|Healthy children will not fear life if their elders have integrity enough not to fear death. - Erick Erikson|
No. 8, Part II, 13 January 1997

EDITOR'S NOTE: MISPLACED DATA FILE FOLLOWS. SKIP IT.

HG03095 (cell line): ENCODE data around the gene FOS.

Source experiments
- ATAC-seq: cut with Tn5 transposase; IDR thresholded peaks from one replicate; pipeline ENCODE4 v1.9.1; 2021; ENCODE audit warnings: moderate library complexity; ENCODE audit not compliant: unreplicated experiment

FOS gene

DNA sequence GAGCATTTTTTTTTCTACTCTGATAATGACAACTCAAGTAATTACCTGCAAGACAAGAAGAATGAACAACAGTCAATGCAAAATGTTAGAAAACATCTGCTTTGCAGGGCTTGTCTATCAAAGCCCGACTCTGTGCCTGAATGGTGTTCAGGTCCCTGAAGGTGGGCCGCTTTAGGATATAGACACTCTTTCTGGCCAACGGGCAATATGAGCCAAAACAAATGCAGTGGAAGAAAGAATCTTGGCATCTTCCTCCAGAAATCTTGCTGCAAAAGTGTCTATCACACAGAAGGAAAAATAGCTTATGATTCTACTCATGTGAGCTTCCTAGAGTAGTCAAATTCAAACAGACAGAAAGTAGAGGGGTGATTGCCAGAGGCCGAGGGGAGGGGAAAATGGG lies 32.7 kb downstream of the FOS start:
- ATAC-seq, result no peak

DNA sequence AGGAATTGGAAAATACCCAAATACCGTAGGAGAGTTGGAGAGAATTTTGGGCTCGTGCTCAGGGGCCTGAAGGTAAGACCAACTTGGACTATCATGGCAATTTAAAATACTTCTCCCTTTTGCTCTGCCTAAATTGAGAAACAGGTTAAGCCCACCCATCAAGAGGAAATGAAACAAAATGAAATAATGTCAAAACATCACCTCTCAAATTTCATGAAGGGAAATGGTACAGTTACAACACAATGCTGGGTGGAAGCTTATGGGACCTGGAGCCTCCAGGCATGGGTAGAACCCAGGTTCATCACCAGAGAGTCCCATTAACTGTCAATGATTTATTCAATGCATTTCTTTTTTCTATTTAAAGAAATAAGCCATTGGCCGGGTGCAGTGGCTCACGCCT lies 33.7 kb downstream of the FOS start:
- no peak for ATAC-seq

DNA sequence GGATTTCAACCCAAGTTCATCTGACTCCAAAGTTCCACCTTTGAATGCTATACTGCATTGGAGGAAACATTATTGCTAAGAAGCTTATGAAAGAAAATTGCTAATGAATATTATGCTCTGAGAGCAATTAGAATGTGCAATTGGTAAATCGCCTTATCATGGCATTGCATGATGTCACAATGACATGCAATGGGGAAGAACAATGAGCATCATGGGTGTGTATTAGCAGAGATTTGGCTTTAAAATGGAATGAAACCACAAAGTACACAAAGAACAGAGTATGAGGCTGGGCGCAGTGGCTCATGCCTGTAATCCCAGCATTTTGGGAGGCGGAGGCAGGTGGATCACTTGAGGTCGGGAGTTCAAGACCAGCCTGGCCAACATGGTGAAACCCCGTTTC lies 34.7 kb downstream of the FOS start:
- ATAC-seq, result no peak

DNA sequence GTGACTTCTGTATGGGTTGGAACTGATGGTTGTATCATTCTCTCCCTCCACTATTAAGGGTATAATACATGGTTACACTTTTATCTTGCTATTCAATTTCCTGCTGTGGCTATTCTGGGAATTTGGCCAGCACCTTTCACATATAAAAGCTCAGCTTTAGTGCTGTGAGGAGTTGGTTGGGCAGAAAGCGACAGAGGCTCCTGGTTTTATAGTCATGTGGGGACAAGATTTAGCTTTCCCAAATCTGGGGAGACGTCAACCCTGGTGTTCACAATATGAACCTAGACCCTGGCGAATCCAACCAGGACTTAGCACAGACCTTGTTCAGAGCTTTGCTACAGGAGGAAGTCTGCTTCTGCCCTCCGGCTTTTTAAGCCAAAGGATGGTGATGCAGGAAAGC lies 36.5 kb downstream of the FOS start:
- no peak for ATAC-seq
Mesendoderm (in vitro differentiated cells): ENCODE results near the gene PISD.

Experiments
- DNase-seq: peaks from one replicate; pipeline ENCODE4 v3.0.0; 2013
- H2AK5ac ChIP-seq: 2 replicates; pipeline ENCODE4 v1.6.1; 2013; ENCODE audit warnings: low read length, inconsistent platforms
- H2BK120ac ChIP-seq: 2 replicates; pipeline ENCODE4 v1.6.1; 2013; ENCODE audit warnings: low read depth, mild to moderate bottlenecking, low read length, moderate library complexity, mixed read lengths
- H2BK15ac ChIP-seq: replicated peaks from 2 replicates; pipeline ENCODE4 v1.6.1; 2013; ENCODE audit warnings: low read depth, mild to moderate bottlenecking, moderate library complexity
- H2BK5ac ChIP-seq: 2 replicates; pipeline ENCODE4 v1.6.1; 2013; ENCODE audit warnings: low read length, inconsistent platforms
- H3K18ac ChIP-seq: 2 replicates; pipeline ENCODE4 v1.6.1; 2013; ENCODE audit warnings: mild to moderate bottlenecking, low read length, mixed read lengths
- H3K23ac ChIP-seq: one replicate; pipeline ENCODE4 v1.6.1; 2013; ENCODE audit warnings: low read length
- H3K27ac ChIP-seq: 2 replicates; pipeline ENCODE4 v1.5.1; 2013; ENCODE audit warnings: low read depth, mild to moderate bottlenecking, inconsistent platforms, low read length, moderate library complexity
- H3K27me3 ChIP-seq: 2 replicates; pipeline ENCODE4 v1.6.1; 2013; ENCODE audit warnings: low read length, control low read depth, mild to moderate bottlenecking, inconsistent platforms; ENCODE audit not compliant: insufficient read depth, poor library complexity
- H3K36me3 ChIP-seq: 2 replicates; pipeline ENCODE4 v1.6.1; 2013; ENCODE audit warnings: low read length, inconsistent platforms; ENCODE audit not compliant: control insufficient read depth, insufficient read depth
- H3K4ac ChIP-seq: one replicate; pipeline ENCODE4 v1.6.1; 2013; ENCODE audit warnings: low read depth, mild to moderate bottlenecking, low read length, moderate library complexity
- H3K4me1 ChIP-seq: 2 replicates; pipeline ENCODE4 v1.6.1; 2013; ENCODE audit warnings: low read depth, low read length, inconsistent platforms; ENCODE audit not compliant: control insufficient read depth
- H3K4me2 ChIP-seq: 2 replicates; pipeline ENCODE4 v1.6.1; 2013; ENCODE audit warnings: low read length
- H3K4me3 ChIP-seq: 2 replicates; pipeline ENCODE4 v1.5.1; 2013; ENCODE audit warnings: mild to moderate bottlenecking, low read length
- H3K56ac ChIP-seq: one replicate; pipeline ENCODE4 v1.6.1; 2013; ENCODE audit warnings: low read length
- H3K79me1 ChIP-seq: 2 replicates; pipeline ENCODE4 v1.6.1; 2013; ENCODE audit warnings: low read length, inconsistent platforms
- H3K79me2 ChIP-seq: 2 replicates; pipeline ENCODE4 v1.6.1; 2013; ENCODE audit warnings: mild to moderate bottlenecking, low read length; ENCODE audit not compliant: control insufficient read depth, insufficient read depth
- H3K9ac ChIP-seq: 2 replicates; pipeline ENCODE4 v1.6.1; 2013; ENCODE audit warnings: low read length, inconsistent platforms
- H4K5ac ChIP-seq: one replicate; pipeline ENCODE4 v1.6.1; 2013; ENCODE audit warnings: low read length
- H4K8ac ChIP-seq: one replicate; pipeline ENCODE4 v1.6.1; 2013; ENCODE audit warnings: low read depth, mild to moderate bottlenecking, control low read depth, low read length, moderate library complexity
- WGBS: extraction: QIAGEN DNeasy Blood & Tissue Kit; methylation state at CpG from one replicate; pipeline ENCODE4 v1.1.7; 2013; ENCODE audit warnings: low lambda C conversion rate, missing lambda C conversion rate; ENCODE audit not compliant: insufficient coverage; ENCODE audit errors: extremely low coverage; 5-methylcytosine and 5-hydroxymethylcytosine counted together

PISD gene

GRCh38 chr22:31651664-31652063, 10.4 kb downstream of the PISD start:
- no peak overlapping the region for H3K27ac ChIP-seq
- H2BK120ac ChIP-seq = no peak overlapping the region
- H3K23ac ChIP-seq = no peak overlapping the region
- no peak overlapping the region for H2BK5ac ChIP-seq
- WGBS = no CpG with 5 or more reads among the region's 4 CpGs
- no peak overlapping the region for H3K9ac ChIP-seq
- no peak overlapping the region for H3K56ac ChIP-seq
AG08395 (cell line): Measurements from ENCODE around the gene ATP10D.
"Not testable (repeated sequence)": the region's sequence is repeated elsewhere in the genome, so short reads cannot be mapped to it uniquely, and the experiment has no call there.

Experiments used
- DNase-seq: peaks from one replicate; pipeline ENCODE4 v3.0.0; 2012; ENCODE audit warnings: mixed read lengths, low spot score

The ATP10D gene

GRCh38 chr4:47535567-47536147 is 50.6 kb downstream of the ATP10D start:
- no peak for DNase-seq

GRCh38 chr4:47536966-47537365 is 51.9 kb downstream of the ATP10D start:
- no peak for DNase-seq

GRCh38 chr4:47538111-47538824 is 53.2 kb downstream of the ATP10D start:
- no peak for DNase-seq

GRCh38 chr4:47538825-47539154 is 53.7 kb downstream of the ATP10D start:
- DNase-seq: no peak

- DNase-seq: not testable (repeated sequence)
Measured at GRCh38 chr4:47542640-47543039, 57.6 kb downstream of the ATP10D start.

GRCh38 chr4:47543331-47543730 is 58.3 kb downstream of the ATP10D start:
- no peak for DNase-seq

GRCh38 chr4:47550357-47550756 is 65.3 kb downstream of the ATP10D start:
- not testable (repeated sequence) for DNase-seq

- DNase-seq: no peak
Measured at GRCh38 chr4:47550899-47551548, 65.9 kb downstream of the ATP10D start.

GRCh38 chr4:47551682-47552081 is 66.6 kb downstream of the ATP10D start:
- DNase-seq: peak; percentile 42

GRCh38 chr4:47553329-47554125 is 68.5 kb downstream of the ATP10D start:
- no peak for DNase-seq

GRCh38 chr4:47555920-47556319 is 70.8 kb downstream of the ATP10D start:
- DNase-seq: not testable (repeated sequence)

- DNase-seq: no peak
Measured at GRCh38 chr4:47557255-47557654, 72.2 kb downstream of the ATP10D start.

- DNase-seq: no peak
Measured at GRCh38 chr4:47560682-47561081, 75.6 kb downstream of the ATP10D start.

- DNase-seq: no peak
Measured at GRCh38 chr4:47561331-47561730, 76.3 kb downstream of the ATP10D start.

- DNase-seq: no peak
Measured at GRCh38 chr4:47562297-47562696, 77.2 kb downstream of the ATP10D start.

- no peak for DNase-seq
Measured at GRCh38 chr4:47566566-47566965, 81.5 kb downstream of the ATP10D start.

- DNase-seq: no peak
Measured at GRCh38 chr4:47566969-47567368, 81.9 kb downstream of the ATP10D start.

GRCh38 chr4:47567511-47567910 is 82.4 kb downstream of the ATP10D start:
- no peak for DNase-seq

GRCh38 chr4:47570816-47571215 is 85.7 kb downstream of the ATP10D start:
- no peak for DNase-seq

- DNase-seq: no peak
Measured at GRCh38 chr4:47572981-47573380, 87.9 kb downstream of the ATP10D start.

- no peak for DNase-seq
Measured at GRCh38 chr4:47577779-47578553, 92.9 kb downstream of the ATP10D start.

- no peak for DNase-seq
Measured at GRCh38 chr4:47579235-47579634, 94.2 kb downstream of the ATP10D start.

This is Part II of the Open Media Research Institute's Daily Digest. Part II is a compilation of news concerning Central, Eastern, and Southeastern Europe. Part I, covering Russia, Transcaucasia and Central Asia, is distributed simultaneously as a second document. Back issues of the OMRI Daily Digest, and other information about OMRI, are available through OMRI's WWW pages: http://www.omri.cz/Index.html CENTRAL AND EASTERN EUROPE UKRAINIAN NATIONAL SECURITY ADVISER IN BRUSSELS. Volodymyr Horbulin visited Brussels for talks with NATO, Ukrainian Radio reported on 10-12 January. After the visit, Ukrainian Radio announced that a special partnership agreement between NATO and Ukraine may be signed this year. Horbulin said he views the special partnership between Ukraine and NATO as an important component of European security. -- Ustina Markus GAS DISTRIBUTORS WIN CONTRACTS IN UKRAINE. Ten Ukrainian and foreign gas distribution companies won the rights to supply Ukrainian consumers with more than 80 billion cubic meters of natural gas worth $5 billion, Ukrainian Radio reported on 10 January. Competition for the contracts had been going on for several months, and involved politicians as well as businessmen. Previously, the major distributor was the Ukrhazkonsortium, made up of six companies and two banks. The Dnipropetrovsk gas system gave representatives from that region a leading role in gas distribution. Under the new distribution scheme, several other companies have emerged on the distribution arena, including Interhaz, the Ukrainian Gas Company, and others. -- Ustina Markus POLITICAL APPOINTMENTS, DISMISSALS IN BELARUS. President Alyaksandr Lukashenka issued a decree dismissing Uladzimir Syanko from the post of foreign minister, and appointing Ivan Antonovich in his place, international agencies reported on 11 January. The same day, Lukashenka confirmed acting Defense Minister Alyaksandr Chumakau in his post. Chumakau replaced Leanid Maltseu last year after Maltseu was unceremoniously dismissed for appearing drunk at a banquet. Lukashenka also appointed four members to the new 64-seat upper house of parliament, the Council of the Republic. The four include former Supreme Soviet Chairman Mikalai Dzemyantsei, who was removed from office for failing to condone the putschists in August 1991; Uladzimir Karavai, former head of the Belarusian Supreme Court during the Soviet era; Tamara Dudko, head of the Belarusian Union of Women; and Mikalai Yaromeka, head of the Belarusian Confederation of Creative Associations and Cultural Funds. -- Ustina Markus BELARUSIAN PARLIAMENT PASSES BUDGET. The National Assembly passed the draft state budget for 1997 on 11 January, ITAR-TASS and Radio Rossii reported. The budget sets expenditures at 43.3 trillion Belarusian rubles (BR) and revenues at 35.8 trillion BR. The deficit is equivalent to 3.3% of GDP. The majority of the deficit will be covered by issues of government securities, privatization of state property, and foreign loans. The rest of the deficit will be covered with loans from the National Bank of Belarus. The budget was described by deputies as "socially-oriented," with 55% of expenditures going to the social and cultural spheres. Eight percent of the budget will be used to deal with the ongoing consequences of the Chornobyl disaster. The agricultural sector is to receive the lion's share of "social" expenditures, with over half of all funds earmarked for that purpose going to support agriculture. -- Ustina Markus LATVIAN PRIME MINISTER VISITS LITHUANIA. Andris Skele made an unofficial one-day trip to Lithuania on 10 January to establish personal contacts with Prime Minister Gediminas Vagnorius and Seimas Chairman Vytautas Landsbergis, Radio Lithuania reported. Their talks touched upon security issues, NATO and EU enlargement, the implementation of the Baltic free trade agreement on farm goods that came into effect at the beginning of 1997, and the planned Baltic customs union. The leaders, however, did not discuss the most important dispute between the two countries: the demarcation of the sea border. In 1995, Latvia signed oil exploration agreements with U.S. and Swedish companies in an area claimed by both countries, but no work can be carried out on the project until the border dispute is settled. -- Saulius Girnius RUSSIA WANTS TO BUY FORMER NAVAL BASE IN LATVIA. The president of the Russian Union of Industrialists and Entrepreneurs, Arkadii Volskii, said on 10 January that Russia is continuing talks with Latvia on the purchase of the former naval base at Liepaja, AFP reported the next day. Formerly the largest Russian naval base on the Baltic Sea, it was abandoned in 1994 when Russian troops withdrew from Latvia. -- Saulius Girnius UNDP, FINLAND TO FINANCE ESTONIAN PASSPORT REGISTRATION. The UN Development Program and Finland agreed on 10 January to give about 11 million krooni ($0.9 million) in aid to the Estonian Citizenship and Migration Department to pay for the establishment of a central passport registry, ETA reported. The program aims to supply all Estonian passports with a machine-readable code and a registry for checking passport data. The registry, which is expected to be ready by 1 May, is one of the main requirements Finland had set for establishing visa-free travel between the two countries. -- Saulius Girnius NEW PARTY CREATED IN POLAND. The Conservative-People's Party (SKL)-- uniting the People's-Christian Party (SLCh) led by Artur Balazs and the Conservative Party (PK) led by Aleksander Hall--was created on 12 January in Warsaw. A group of politicians who recently left the Freedom Union (UW), led by former ministers Jan Maria Rokita and Bronislaw Komorowski, have joined the new political formation. Former Agriculture Minister Jacek Janiszewski, formerly from the SLCh, became the SKL president, while Rokita and Miroslaw Styczen, who was formerly from the PK, are his deputies, Komorowski is the SKL general secretary, while Hall heads the SKL Political Council. The SKL wants to join Solidarity Electoral Action (SAW), a large coalition led by the Solidarity trade union. SAW leader Marian Krzaklewski and politicians linked to former President Lech Walesa attended the unification congress as guests. -- Jakub Karpinski CZECH REPUBLIC, POLAND TO COORDINATE POLICIES. Polish Prime Minister Wlodzimierz Cimoszewicz ended a two-day official visit to Prague on 10 January, Czech media reported. He and his Czech counterpart, Vaclav Klaus, discussed cooperation in a variety of fields and agreed to coordinate the two countries' purchases of foreign military planes and other equipment. Cimoszewicz said that within a few months--ahead of the EU's Madrid summit in July--the two countries are planning to come up with a joint initiative concerning their admission to NATO and the EU. -- Jiri Pehe CHARTER 77 CELEBRATES 20TH ANNIVERSARY. Charter 77, the former Czechoslovak dissident movement, on 10 January commemorated the 20th anniversary of its founding with a series of events in Prague. Czech President Vaclav Havel, one of the first three spokesmen of Charter 77, told a gathering of former signatories that "the [Czech] state no longer denies human rights to its citizens but human rights are still being occasionally violated." He called for vigilance. Nobel Prize laureates and other important personalities addressed a conference called "The Legacy of Charter 77" held the same day. -- Jiri Pehe SLOVAK PRIME MINISTER: NO CRISIS IN 1998. Vladimir Meciar rejected the possibility of a constitutional crisis following the expiration of President Michal Kovac's term in office in 1998, saying the cabinet would assume some presidential powers if no new president is elected, Slovak Radio reported on 10 January. He added if the current parliament is unable to agree on a new president, the task will fall to the next parliament, scheduled to be elected in 1998. Meciar said the next parliamentary election should be held in June 1998, three months after the end of Kovac's term. The Slovak Constitution states that a president must be elected with the support of at least 90 of parliament's 150 deputies. Meciar also rejected the current electoral system, saying he would prefer either a majority system or a combination of majority and proportional systems. -- Anna Siskova HUNGARIAN CABINET CALLS ON BELGRADE TO RESPECT LOCAL ELECTION RESULTS. The Hungarian government on 12 January expressed concern at recent developments in Belgrade, Hungarian dailies reported. The government expects Serbian leaders to find a democratic and peaceful resolution to the crisis over the recognition of the opposition's local election victories. The cabinet also said that the Serbian government should fully and unconditionally implement the OSCE's recommendations. In other news, Sandor Lezsak, president of the Hungarian Democratic Forum, addressed an opposition rally in Belgrade on 11 January. Lezsak said the recent developments in Serbia and Bulgaria amount to a new anti- Communist revolution. -- Zsofia Szilagyi SOUTHEASTERN EUROPE PROTESTS IN BULGARIA MOUNT . . . Demonstrations against the governing Bulgarian Socialist Party (BSP) continued over the weekend in Sofia, Bulgarian and Western media reported. On 10 January, protesters blocked the parliament building. Some stormed the building, causing 700 million leva ($1.1 million) worth of damage and preventing more than 100 deputies -- mainly from the BSP -- from leaving. The parliamentary opposition had previously staged a walk-out after the wording of its "Declaration on Bulgaria's Salvation" was rejected by the Socialist majority. Riot police broke up the blockade. Around 100 protesters and police officers were injured. On 11 January, protests continued on a smaller scale, but the largest demonstration so far was held in Sofia on 12 January. AFP estimated the number of protesters at 50,000, while RFE/RL put it at 150,000-200,000. Protests are expected to continue. Meanwhile, the Confederation of Labor Podkrepa called a nationwide strike on 15 January. -- Stefan Krause . . . AS POLITICIANS WRANGLE OVER POSSIBLE SOLUTION. Outgoing President Zhelyu Zhelev on 10 January said he will not give the BSP a mandate to form a new government, saying the current political situation makes that impossible, RFE/RL reported. The next day, he called for early parliamentary elections on state TV. President-elect Petar Stoyanov and the BSP prime minister-designate, Interior Minister Nikolay Dobrev, met on 11 January and agreed that the government and opposition should hold talks to resolve the crisis. Stoyanov called for early elections. Meanwhile, the BSP insisted that Dobrev be given a mandate to form a new government. BSP Chairman Georgi Parvanov on 12 January said talks with the opposition on early elections can start anytime, but he said he expects the BSP to stay in power for at least another year to "stabilize" Bulgaria. Also on 12 January, parliamentary speaker Blagovest Sendov -- elected on the BSP ticket -- said that early elections are necessary in his "personal opinion." -- Stefan Krause GREEK FOREIGN MINISTER IN BELGRADE. Theodoros Pangalos held meetings on 12 January with both the Serbian authorities and leaders of the opposition Zajedno coalition but failed to make any progress on a solution to the crisis gripping the Federal Republic of Yugoslavia (FRY), Radio B-92 reported. He did, however, say that the Belgrade regime should recognize the opposition's 17 November victories in the local elections. Pangalos, who described Serbia as "a loyal and real friend," also expressed concern that the FRY may be heading for international isolation once again. Pangalos also met with the head of the Orthodox Church, Patriarch Pavle. Meanwhile, mass demonstrations against the regime of Serbian President Slobodan Milosevic continued on 12 January despite the continuing presence of heavily armed riot police. -- Stan Markotich CONTACT GROUP WARNS SERBIA. The five-member International Contact Group met in Brussels on 11 January, but this time its attention was centered more on Serbia than on Bosnia, international media reported. The session called for greater democratization in the Federal Republic of Yugoslavia, including recognition of the 17 November local election results and promotion of independent media. The representatives of the U.S., U.K., France, Germany, and Russia nonetheless agreed not to pursue fresh sanctions against Belgrade. U.S. Assistant Secretary of State John Kornblum, however, said that Washington has a program to increase pressure on Serbian President Slobodan Milosevic, Nasa Borba reported on 13 January. Measures include freezing bilateral economic relations; maintaining international political pressure; and promoting democracy and a civil society within Serbia, including human rights in Kosovo. -- Patrick Moore HIGH OFFICIAL SAYS SERBIAN ECONOMY TEETERING ON COLLAPSE. Carl Bildt, the international High Representative to Bosnia, on 12 January said the Serbian economy remains in tatters and is showing signs of further disintegration. Bildt, speaking at an economic policy conference in Sarajevo, was joined by other officials in warning the Bosnian Serbs that they also face the prospect of near total economic ruin if they remain steadfast in their resolve to maintain and solidify economic links with Belgrade. For his part, David Lipton, assistant secretary of the U.S. treasury, told the gathering that "For those of you representing [the Republika Srpska] -- if you maintain a link to the economy of Serbia as your principle economic link-- you will inevitably follow Serbia downwards through the economic valley, the valley of despair and isolation," Reuters reported. -- Stan Markotich BLUNT WORDS FOR BOSNIA. Representatives of the international community on 12 January said in Sarajevo that the Bosnians must get their government functioning and start serious economic reforms or there will be no international donors' conference in March. Envoys said that donors want proof that the Bosnians have made real progress in, among other things, adopting laws on a single central bank, a single currency, a 1997 budget, and servicing the foreign debt, Reuters reported. The diplomats added that donors are interested in helping to sustain long- term recovery but not in financing short-term aid projects. Meanwhile, federal Agriculture Minister Ahmed Smajic told Oslobodjenje that the economy is functioning at only 10 to 15% of its prewar level. -- Patrick Moore CROATIAN PRESIDENT REAPPEARS. Franjo Tudjman was shown on state-run television on 10 January for the first time since New Year's, news agencies reported. He appeared thin but robust and looking fit. The failure of the usually publicity-conscious leader to appear in public for several days led to renewed speculation at home and abroad regarding his health, and some observers suggested that he has only months to live (see OMRI Daily Digest, 9 January 1997). His own office had meanwhile added to the confusion by failing to issue an unambiguous message that the president is indeed healthy and instead put out statements that could be interpreted in different ways. But on 13 January the official media carried a new statement from his office, which said that: "President Tudjman is pleased to inform the public that his recovery is going well and that he is carrying out all his presidential duties. With the will of the people and God, he will be able to continue carrying them on for a long time." -- Patrick Moore RE-ELECTED SLOVENIAN PRIME MINISTER ON POLITICAL FUTURE. Janez Drnovsek, the leader of the center-left Liberal Democratic Party (LDS), said on 10 January that he would likely approach the conservative People's Party in his search for allies in a new coalition government, STA reported. Drnovsek, who has 15 days to unveil a new government lineup, was re- elected prime minister by a margin of 46-44 votes on 9 January. The 10 November parliamentary elections gave no single party a clear mandate. Meanwhile, police on 10 January opened an inquiry into allegations that the LDS had attempted to "buy" opposition votes for Drnovsek. Drnovsek on 10 January dubbed the allegations groundless. -- Stan Markotich DID THE LIBERATION ARMY OF KOSOVO KILL THE FIRST ALBANIAN? Maliq Sheholi, an ethnic Albanian member of the ruling Serbian Socialist Party (SPS), was shot by unidentified assailants in Podujevo, Reuters reported on 10 January. Sheholi was a member of the local city council. No organization has claimed responsibility for the killing, but the notorious Kosovo Liberation Army, which has been accused of killing nine Serbs in 1996, threatened last October to kill Albanian collaborators with the Serbian regime. -- Fabian Schmidt CONTROVERSIAL MINERS' LEADER ARRESTED IN ROMANIA. Miron Cozma, the leader of the miners' trade union in the Jiu Valley, was arrested on 10 January at the Prosecutor General's Office in Bucharest, Romanian and Western media reported. He was detained on a 30-day warrant on various charges, including "undermining state authority" and breaking firearms regulations. Cozma, who led thousands of miners in violent marches on Bucharest in 1990 and 1991, could face up to 15 years in jail. The last miners' rampage, in September 1991, forced Prime Minister Petre Roman to resign and left several people dead and dozens injured. Former President Ion Iliescu, who has been accused of summoning the miners to Bucharest, described Cozma's detention as politically motivated. Incumbent President Emil Constantinescu, however, on 12 January rejected a plea by miners' representatives to intervene on Cozma's behalf and said he would use his powers to prevent violence. -- Dan Ionescu DNIESTER PRESIDENT SWORN IN FOR SECOND TERM. Igor Smirnov, the president of the self-declared "Dniester Moldovan Republic," was inaugurated for a second term on 10 January, BASA-press reported. Smirnov, who was congratulated by Tiraspol officials and blessed by the local Orthodox bishop, stated at the ceremony that the creation of the secessionist republic has made it more difficult for "Romania to incorporate Moldova." He stressed that the future relationship between Chisinau and Tiraspol should be based on treaties and that Moldova should "view the Dniester region as a [separate] state." The special session of the Supreme Soviet was attended by deputies of the Russian State Duma. Smirnov was re-elected president with 71% of the votes on 22 December. -- Dan Ionescu ALBANIA PROTESTS EXPULSIONS FROM GREECE. Albania has protested against Greece's recent expulsions of Albanian emigrants. Hundreds of Albanians have been deported from Greece in a crackdown on illegal immigration following a series of burglaries in an Athens suburb that have been blamed on Albanian crime rings, Reuters reported on 10 January. Police at the Kakavie border checkpoint said the number of expelled Albanians has increased three-fold in recent days, reaching up to 300 a day, with most of the deportees coming from Athens. Greece has, however, pledged to issue working permits to most of the estimated 350,000 illegal Albanian immigrants living in the country. -- Fabian Schmidt [As of 12:00 CET] Compiled by Victor Gomez ------------------------------------------------------------------------ Copyright (c) 1996 Open Media Research Institute, Inc. All rights reserved. ISSN 1211-1570 ------------------------------------------------------------------------ SUBSCRIBING/UNSUBSCRIBING 1) Compose a message to LISTSERV@UBVM.CC.BUFFALO.EDU 2) To subscribe, write: SUBSCRIBE OMRI-L FirstName LastName (include your own name) To unsubscribe, write: UNSUBSCRIBE OMRI-L 3) Send the message BACK ISSUES Back issues of the OMRI Daily Digest are available through the World Wide Web, by FTP and by E-mail. 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